Kam Williams | 2/3/2010, 6:59 a.m.
Timbaland at the House of Blues
|Timbaland, a Grammy award-winning record producer, singer and rapper recently performed at the House of Blues in Boston. (Colette Greenstein photo) || Krystal Banfield, Director of Berklee City Music and Rev. Dr. Gloria White Hammond. (Phil Farnsworth photo) |
Producer extraordinaire Timbaland is ripped! I tried to focus on his performance but at times I couldn’t help but be distracted with how massive his arms are … they look like pythons. His performance was somewhat similar to when he performed with Justin Timberlake a few years back at the Garden. The difference being this time around that he got up from behind his keyboard and sang and performed and, to the amazement and delight of the crowd, even threw in some unchoreographed dance moves. One of the cool points about the show was the LED screens on stage, which actually featured Justin Timberlake and Keri Hilson singing to the songs produced by Timbaland. It reminded me of when I went to see Maxwell at the Hollywood Bowl last October in Los Angeles. Maxwell also used several LED screens on stage where you could see Maxwell up close and personal from any seat at the Bowl. I must say, pretty awesome technology. And of course enjoying Timbaland that night in VIP was Melissa from WJMN’s “Ramiro and Pebbles Morning Show.”
Berklee City Music Unsung Heroes Breakfast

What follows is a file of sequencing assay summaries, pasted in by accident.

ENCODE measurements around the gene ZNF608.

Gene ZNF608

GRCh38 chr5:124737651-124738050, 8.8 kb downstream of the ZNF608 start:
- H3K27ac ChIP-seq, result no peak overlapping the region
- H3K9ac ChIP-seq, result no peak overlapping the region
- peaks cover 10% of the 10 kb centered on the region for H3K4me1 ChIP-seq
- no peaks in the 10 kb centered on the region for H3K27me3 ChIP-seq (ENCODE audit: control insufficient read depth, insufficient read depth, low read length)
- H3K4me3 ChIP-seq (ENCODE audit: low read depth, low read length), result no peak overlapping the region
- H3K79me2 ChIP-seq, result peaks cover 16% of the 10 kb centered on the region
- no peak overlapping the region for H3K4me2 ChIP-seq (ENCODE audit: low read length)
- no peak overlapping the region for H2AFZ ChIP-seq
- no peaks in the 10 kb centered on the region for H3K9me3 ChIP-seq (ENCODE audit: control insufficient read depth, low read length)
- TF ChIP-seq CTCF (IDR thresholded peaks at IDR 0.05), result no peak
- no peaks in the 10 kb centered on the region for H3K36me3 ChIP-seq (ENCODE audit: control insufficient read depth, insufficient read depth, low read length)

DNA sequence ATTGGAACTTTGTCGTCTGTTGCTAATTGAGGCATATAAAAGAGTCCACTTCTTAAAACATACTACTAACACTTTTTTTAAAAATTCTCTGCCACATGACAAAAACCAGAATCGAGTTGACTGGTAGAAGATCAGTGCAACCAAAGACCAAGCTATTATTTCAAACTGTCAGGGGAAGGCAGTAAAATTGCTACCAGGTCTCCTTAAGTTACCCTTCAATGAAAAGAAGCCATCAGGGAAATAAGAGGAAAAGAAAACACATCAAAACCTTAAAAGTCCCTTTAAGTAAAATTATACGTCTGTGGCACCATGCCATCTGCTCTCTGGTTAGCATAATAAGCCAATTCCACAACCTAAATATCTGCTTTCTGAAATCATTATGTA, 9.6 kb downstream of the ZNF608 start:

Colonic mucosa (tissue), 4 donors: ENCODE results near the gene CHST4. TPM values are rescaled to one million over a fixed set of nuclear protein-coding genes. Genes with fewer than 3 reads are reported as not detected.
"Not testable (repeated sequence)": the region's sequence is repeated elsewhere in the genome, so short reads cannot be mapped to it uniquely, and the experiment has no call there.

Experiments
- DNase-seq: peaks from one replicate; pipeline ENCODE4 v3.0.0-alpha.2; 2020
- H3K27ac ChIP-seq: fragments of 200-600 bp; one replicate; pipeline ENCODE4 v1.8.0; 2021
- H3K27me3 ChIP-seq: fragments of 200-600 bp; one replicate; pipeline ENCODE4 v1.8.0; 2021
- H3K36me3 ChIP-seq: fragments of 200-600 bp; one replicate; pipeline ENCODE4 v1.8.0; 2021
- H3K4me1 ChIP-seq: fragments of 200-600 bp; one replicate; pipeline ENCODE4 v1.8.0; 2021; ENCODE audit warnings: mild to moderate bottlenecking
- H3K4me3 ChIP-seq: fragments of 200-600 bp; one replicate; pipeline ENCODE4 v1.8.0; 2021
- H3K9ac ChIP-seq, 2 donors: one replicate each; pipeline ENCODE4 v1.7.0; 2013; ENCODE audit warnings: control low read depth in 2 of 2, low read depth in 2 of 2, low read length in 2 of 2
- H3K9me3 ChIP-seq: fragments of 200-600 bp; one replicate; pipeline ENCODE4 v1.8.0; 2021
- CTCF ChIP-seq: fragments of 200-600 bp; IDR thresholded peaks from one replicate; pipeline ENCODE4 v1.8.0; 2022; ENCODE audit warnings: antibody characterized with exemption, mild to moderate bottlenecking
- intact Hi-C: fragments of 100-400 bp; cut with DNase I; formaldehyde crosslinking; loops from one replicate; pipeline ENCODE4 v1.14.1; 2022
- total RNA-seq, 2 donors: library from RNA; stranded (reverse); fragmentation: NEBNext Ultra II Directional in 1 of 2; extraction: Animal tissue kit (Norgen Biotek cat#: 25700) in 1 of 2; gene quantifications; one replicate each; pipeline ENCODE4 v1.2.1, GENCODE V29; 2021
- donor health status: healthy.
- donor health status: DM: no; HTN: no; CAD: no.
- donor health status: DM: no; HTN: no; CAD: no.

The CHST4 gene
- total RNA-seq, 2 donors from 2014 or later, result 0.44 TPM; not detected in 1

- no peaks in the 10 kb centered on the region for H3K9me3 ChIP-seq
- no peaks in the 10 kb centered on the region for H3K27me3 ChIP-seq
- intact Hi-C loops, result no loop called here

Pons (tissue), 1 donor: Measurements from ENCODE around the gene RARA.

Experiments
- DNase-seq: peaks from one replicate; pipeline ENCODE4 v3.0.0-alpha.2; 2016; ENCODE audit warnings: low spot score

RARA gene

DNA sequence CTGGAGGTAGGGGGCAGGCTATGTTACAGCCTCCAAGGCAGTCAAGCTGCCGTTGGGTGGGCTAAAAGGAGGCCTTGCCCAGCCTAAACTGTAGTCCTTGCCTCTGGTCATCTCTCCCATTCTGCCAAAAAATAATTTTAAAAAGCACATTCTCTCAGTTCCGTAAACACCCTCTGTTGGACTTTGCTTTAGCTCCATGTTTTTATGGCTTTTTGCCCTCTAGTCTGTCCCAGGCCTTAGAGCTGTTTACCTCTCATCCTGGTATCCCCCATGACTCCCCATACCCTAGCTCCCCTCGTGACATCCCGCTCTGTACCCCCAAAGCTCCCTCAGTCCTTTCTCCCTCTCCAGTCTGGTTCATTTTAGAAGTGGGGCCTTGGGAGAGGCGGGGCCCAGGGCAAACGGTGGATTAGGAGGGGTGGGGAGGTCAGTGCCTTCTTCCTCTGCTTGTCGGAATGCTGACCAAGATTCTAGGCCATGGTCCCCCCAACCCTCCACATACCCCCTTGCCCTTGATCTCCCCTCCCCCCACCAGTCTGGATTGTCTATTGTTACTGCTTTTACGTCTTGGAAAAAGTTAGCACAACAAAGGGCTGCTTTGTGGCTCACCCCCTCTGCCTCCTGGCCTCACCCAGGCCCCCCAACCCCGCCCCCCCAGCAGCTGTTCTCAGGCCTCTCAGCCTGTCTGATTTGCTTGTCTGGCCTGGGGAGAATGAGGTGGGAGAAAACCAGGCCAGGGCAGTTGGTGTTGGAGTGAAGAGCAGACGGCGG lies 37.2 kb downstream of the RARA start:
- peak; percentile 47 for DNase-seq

By now, you should know that I am not a morning person by any means, especially on the weekends, but I really wanted to attend the Berklee City Music Unsung Heroes Breakfast. It was held at the David Friend Recital Hall on Boylston Street in the Back Bay. It was presented by The President’s Office of Education Outreach at Berklee College of Music and featured guest speaker Reverend Gloria White-Hammond, M.D. Over the years, I’ve heard many wonderful things about her and read some interviews about her community work. So, I was very much looking forward to hearing her words of inspiration that morning, and she sure didn’t disappoint.
In addition, to being a doctor, Rev. White-Hammond is the co-pastor of Bethel AME Church in Boston and executive director of My Sister’s Keeper. Her speech was about courage and time, and she spoke about her work with women and children in Sudan and in Darfur. In 2002, she co-founded My Sister’s Keeper, a women’s group that partners with women of Sudan in their efforts toward reconciliation and reconstruction of their communities.
The morning was filled with poetry, music by Beyond Borders Ensemble, Afro-Brazilian artist Marcus Santos and the Berklee City Music All-Stars. There was also a presentation on student courage which included 1961 Freedom Riders, Jean Thompson and Judith Ann Wright. One couldn’t help but leaving inspired and also grateful for all that we have in our lives.